The demands of Millennials and Gen Z mean leaders have to ditch command and control. It’s time to align and enable.
There are two fundamental drives which profoundly influence and shape all human relationships. Most people have experience of both, but are largely unaware of how these two energies shape their behaviour in their day-to-day lives and, in particular, how both drives show up in work relationships. Yet they are profoundly influential. They are love and will. Understanding their power is key for developing high-performing teams – and helping teams achieve a state of peak performance known as flow.
What are love and will?
The two drives are written about by Roberto Assagioli, who developed the psychological approach known as psychosynthesis, in his comprehensive book The Act of Will. Assagioli characterizes will as having a masculine quality. It seeks to control and put structures and processes in place. “Will… being dynamic, tends by itself to be affirmative, separative and domineering; it tends to establish a relationship of dependence,” he writes.
Love, on the other hand, has a more feminine quality. It looks to trust, to allow things to unfold, and is nurturing. As Assagioli writes: “Love, being attractive, magnetic and outgoing tends to link and unite.” Will is head to love’s heart.
Both drives have strong positive effects in our lives. In the parental relationship, a good dose of will is essential in providing and maintaining the boundaries that a child requires, while love builds trust in self. Yet both have potential negative influences too. An overly controlling parent might deprive a child of the freedom to explore and follow their own path, and thus stunt growth. An overly loving parent might be over protective and deprive the child of the opportunity to fight their own battles – and thus stunt growth.
The requirement is to bring balance to love and will. This does not simply mean moving the slider to the left or right. As with many things that present as opposites, the best approach is to transcend and include. To transcend here means to get above both love and will: out of their clutches, to a place of greater awareness, where, rather than being driven by them, one is aware of them and “a directing agent of the play of the various functions and energies”, as Assagioli put it. He called this state ‘presence’.
Love and will at work
The prevailing management culture is predominantly driven by will. No matter what culture change initiatives are undertaken, the majority of managers and leaders revert to command and control when the training has worn off, or when they are under duress. Life appears easier when there is compliance, when there is one voice, when others do as they are told. But it is also less productive, less creative, and a lot less enjoyable – and little is learned.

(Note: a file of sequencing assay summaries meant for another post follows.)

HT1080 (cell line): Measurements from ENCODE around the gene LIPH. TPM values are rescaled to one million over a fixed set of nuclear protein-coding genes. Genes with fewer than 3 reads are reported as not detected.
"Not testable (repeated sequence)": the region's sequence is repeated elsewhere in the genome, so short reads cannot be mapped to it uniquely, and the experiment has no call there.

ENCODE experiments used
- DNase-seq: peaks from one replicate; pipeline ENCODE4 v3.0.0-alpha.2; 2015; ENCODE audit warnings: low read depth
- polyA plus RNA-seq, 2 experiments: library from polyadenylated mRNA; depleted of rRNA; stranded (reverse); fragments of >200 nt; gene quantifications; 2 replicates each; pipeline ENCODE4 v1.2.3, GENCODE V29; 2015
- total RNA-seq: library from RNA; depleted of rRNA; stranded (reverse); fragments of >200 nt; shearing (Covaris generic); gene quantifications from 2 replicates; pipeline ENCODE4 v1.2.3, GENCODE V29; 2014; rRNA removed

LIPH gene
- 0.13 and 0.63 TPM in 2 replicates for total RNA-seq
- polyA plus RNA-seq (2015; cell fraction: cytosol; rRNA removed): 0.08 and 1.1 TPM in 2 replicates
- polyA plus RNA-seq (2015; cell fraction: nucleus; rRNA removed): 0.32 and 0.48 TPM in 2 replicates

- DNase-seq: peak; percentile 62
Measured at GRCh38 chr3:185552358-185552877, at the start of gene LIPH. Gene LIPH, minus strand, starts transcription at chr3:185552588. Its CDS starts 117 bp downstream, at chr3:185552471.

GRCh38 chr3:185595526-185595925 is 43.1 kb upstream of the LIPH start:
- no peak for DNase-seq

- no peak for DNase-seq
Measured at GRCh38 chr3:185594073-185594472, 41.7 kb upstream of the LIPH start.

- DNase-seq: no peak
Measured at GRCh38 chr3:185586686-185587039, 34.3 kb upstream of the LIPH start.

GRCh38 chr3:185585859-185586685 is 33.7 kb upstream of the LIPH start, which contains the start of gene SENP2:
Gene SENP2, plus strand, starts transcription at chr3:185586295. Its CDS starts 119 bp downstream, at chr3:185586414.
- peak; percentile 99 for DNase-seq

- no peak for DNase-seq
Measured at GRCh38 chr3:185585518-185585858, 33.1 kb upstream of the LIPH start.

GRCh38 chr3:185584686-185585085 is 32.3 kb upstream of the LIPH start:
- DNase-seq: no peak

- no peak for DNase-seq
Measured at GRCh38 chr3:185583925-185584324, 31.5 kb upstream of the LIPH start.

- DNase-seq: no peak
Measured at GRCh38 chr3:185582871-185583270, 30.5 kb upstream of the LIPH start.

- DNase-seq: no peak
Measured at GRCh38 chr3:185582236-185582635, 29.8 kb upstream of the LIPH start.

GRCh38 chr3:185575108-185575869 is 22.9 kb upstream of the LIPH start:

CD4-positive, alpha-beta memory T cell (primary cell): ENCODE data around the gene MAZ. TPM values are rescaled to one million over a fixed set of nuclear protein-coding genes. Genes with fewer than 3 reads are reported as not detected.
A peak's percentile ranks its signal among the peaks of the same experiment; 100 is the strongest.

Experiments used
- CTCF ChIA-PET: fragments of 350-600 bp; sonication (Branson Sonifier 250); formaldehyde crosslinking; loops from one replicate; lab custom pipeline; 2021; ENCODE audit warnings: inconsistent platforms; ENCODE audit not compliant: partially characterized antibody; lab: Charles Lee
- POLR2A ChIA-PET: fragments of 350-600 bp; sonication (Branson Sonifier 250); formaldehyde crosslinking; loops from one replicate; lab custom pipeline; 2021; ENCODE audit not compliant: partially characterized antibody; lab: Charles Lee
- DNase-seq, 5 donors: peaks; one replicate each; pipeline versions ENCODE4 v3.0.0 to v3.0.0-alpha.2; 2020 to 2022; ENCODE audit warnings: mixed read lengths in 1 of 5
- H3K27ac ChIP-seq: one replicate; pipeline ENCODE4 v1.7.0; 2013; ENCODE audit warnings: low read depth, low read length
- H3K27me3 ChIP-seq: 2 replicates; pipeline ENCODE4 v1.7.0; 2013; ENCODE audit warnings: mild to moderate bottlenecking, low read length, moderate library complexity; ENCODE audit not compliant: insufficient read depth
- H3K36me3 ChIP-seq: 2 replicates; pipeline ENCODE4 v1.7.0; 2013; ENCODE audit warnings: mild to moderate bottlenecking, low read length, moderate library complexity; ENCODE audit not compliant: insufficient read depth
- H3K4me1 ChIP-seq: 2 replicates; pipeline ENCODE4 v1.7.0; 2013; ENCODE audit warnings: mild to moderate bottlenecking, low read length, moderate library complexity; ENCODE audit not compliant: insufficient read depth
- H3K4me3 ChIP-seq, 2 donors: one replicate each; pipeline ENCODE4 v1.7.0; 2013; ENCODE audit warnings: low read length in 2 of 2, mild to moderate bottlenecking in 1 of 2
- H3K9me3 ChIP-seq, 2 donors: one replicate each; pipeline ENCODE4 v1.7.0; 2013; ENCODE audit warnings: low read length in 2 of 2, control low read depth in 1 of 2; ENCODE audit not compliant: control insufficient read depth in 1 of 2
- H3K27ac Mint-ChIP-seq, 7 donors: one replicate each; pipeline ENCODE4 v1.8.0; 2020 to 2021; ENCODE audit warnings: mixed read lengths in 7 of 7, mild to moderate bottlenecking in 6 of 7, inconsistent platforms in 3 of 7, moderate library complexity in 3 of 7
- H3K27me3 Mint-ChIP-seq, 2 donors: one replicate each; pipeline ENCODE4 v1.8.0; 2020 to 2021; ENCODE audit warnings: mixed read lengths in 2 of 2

The appearance of Millennials and Generation Z in the workforce was greeted by some with consternation. Millennials, it was said, were different from previous generations. They were difficult to attract and even more difficult to retain; impossible to manage and most interestingly, a threat to prevailing corporate culture. A quick review of the press at the time will tell you that Millennials were also seen as demanding, disengaged from work, easily distracted and holding a naive sense of entitlement.
But on closer examination, it turned out that Millennials wanted work that had meaning and purpose, development and growth, a path to promotion, fair pay, the freedom to work where and when they wanted, and empowerment to get on with the job. Is this not what we all would want from our place of work? Not simply because that would be more pleasant, but because work itself would be more productive and fulfilling.
What was aspirational for the Millennials has become expected by Gen Z. This generation brings an even stronger desire for change. Some say they are more impatient, looking for instant gratification, expecting almost immediate promotion to the top job – that they lean towards greater scepticism and a lack of trust in leadership, in politics and business. More interestingly, they want their leaders to be ethical, open and transparent; they value diversity and inclusion and will seek to protect their own well-being. Again, is this not what we all would want?
Maybe the real difference between previous generations and both Millennials and Gen Z is that they have had the courage to say: “This way of working – well, it isn’t working.”
Compliance culture limits performance
In the 20th century, organizational life was marked by a culture of strict compliance, the search for ever greater efficiency (and the processes that go with that) and ‘doing my best’, held in place by an approach to management firmly based in a command-and-control mindset. This model of leadership is neither appreciated nor understood by Millennials. For the general population, it is not conducive to high levels of performance.
That is doubly true in a business climate that is beset by disruption. These conditions – widely known as Vuca (volatile, uncertain, complex and ambiguous) – are both challenging and rich in opportunity, and are compounded by the ever-increasing speed of change and ever-greater interdependencies across industries. This means that a different way of working is needed: an approach that is more flexible, responsive and agile, so that better decisions can be made more quickly. Such a different way of working requires a different, congruent leadership and management approach.